Prime ministers in democratic countries frequently have the occupational hazard of having to make difficult and unpleasant decisions.  Israeli Prime Minister Benjamin Netanyahu has for over a year been confronted by the dilemma of making such decisions and concessions to the Palestinians in order to revive peace talks, brokered by the United States, between the two peoples.

The concessions were made in July of last year, when the Israeli government agreed to release 104 Palestinian prisoners in four stages.  The government decision was upheld and approved by the Israeli Supreme Court in October 2013 after an organization of the bereaved Israeli families had challenged the government decision.

The first 26 prisoners were released in August 2012; the second 26 were released on October 30, 2013.  All of the latter 26, 21 of whom come from the West Bank and 5 from the Gaza Strip, have been convicted of murder or attempted murder.  All the offenses, many of which were brutal attacks on Israelis, were committed before the 1993 Oslo Accords, and the prisoners have served between 19 and 28 years in prison.  The prisoner serving the longest time is an individual who murdered 2 Israeli university students while they were hiking south of Jerusalem in 1984.

One can understand that the release of the second batch of prisoners is another goodwill gesture by Netanyahu to Palestinian Authority President Mahmoud Abbas, and one partly due to pressure by the Obama administration.  It is also understandable, and commendable in an abstract way, that Netanyahu insists on honoring government decisions and commitments he made.

The Israeli government has the power to decide to release the prisoners, and the decision does not require parliamentary approval.  The decision, in addition to causing anguish and anger for the bereaved Israeli families, has also divided political leaders inside and outside the government coalition.  Naftali Bennett, Chairman of the Jewish Home Party and Minister for the Economy and Trade, has opposed the decision, while Tzipi Liv ni, Justice Minister, and her Hatnauh Party support it.  One can understand that the decision is part of complex international politics in which Israel is involved.  Yet in view of the political division in the country, it is difficult to accept the position that the decision is part of a long-term strategy, as Netanyahu has claimed, that will be successful.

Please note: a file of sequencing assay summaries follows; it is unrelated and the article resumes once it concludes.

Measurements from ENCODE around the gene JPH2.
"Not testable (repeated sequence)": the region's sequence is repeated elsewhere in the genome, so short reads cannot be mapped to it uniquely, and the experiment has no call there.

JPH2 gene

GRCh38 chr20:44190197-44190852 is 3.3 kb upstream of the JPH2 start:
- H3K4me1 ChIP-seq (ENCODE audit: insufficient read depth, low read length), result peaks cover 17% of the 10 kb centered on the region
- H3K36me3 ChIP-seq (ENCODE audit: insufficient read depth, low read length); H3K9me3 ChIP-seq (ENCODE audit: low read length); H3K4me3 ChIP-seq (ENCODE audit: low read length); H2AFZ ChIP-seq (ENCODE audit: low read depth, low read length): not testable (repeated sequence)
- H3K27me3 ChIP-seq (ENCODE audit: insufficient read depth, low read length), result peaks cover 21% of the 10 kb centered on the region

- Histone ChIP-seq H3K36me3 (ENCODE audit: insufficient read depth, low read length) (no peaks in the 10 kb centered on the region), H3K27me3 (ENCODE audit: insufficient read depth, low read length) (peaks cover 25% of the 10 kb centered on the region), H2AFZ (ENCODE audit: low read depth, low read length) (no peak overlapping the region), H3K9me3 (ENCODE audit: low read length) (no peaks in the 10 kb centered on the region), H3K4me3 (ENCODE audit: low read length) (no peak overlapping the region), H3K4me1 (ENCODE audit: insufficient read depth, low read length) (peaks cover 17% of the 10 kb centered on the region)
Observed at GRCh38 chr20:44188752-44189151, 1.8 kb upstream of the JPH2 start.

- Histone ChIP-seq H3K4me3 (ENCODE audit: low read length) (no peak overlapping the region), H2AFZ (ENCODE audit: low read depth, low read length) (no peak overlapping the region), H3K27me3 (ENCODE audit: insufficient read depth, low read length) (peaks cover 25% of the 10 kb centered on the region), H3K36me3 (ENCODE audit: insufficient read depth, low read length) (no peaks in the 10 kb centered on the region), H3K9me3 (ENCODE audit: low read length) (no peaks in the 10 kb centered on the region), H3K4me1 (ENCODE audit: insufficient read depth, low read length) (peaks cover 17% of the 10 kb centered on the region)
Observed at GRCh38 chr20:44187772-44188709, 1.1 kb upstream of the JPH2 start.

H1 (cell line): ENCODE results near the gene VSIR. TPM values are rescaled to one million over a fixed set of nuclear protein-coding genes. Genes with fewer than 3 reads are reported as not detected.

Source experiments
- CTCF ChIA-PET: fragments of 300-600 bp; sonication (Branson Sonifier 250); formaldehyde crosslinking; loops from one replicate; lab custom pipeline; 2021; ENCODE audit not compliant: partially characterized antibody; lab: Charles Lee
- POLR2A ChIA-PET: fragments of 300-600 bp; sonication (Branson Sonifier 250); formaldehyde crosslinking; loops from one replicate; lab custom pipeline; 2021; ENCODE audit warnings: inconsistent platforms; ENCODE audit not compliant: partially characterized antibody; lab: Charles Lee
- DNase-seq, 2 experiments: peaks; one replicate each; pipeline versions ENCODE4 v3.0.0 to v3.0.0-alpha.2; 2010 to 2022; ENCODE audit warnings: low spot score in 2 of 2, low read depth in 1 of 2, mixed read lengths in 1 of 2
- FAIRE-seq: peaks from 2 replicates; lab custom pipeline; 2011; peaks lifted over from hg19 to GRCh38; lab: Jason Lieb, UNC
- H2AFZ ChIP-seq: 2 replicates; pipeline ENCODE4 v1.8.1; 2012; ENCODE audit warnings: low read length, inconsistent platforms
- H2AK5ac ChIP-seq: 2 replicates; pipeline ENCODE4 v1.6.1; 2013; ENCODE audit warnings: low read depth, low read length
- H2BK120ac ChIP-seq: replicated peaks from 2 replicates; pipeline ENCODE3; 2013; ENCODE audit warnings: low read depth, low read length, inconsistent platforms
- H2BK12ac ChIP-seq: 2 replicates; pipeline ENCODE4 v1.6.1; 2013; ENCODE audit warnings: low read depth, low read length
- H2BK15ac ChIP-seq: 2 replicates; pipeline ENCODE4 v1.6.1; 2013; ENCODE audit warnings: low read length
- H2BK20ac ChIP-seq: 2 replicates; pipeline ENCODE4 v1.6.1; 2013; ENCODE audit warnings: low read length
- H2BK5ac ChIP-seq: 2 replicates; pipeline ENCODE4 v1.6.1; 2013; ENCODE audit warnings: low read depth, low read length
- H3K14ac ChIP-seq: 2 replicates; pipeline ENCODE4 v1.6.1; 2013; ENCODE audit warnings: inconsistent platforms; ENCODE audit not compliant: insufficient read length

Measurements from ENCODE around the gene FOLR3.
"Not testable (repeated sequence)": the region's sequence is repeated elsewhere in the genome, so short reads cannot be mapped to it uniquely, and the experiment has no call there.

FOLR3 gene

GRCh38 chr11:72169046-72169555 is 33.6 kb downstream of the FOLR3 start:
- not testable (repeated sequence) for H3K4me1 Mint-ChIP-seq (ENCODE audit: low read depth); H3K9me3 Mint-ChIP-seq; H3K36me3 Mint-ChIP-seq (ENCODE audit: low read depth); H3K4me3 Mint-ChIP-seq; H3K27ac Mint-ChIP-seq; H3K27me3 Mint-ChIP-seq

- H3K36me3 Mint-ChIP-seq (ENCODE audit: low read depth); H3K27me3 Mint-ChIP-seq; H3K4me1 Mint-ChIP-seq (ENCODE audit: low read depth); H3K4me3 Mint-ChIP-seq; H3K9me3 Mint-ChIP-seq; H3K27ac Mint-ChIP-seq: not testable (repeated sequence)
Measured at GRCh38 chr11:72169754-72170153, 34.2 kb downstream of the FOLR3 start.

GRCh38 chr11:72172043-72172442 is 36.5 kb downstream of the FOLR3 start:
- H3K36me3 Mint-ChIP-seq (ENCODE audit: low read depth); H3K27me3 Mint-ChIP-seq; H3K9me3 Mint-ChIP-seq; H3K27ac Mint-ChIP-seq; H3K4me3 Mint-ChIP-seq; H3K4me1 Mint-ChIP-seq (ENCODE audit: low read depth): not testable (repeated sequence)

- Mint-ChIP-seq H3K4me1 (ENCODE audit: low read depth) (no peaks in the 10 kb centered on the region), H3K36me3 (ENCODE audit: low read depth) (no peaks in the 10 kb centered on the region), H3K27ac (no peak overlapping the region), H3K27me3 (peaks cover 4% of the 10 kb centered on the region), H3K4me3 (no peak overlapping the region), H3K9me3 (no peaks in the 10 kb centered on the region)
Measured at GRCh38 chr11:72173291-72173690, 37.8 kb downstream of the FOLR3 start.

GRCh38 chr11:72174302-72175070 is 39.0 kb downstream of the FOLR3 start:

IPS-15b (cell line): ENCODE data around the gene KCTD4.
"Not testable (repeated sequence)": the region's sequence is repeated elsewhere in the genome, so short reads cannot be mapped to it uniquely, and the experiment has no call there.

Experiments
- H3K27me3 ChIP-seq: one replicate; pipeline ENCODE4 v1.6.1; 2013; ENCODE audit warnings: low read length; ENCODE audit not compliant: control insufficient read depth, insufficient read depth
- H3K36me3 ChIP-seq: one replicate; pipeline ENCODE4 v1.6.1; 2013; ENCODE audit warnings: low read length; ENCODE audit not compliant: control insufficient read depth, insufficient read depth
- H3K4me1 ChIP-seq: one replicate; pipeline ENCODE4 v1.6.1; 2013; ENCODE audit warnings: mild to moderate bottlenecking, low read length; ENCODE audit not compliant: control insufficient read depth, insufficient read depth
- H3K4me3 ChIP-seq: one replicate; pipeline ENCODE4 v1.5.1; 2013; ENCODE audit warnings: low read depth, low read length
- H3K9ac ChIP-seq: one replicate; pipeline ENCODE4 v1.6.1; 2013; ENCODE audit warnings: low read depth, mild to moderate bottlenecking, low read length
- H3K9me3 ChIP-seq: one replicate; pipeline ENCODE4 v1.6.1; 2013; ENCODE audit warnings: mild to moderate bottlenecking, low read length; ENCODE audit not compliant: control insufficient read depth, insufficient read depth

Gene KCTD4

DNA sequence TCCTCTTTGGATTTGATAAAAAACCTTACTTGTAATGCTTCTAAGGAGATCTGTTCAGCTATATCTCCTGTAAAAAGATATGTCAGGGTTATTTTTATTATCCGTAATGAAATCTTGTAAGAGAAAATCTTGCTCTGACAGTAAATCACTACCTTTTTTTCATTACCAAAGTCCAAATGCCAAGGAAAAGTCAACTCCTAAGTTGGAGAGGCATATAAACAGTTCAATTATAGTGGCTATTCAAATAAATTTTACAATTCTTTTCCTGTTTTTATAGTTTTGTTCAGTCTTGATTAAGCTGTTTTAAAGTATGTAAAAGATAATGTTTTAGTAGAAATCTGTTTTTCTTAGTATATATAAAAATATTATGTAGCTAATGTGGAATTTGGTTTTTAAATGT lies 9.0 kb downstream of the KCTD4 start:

A number of issues can be raised. First is that the release of the prisoners is a gratuitous insult to the victims and their families, who still suffer from the murders of their loved ones by terrorists.  What is noticeable is the absence of any statement by President Abbas or any other Palestinian leader, whether a potential participant in negotiations or not, of regret or apology for the behavior of the murderers.

Certainly this is not to be expected from the leaders of Hamas.  It seems improbable that those prisoners are likely to be punished in any way for their murders.  It is much more likely they will be treated as heroes and greeted with welcoming ceremonies.  It is equally likely that the five going back to Hama and the Gaza Strip will return to violence and engage in more terrorist activities.

Clearly the released terrorists have not renounced their past, nor made any promise not to commit future terrorist acts.  Israel has already been made aware of this problem.  In December 2011 it released 1,027 prisoners in return for the release of Gilad Shalit, the IDF soldier who had been kidnapped by Hamas.  It is known that some of those released had resumed terrorist activity.

It is improbable that releasing the prisoners will help forward the peace process or have any connection with it.  One may ask which other country has released terrorists to appease terrorist countries or groups.  In spite of the professed desire of President Barack Obama and Attorney General Eric Holder to close it down, the Guantánamo Bay camp remains as the place of detention of terrorists or suspected terrorists.  None of the more than 250 detainees have been released.  It was always a fantasy to think, as Holder believed, that real benefits would flow from the closure of the Guantánamo facility.

Most important is the refusal of the Palestinian Authority to enter into peace talks without concessions by Israel and the setting of preconditions.  It cannot be sufficiently stated that the stumbling block for any peace settlement is the refusal by the Palestinians, and still some of the Arab states, to accept the existence and legitimacy of the Jewish State of Israel.  The release of the prisoners is not in consonance with a forthright declaration of this kind.  No peace is possible without such a declaration.  The release of the prisoners is not a crime, but it is a political blunder.

Michael Curtis is the author of Jews, Antisemitism, and the Middle East.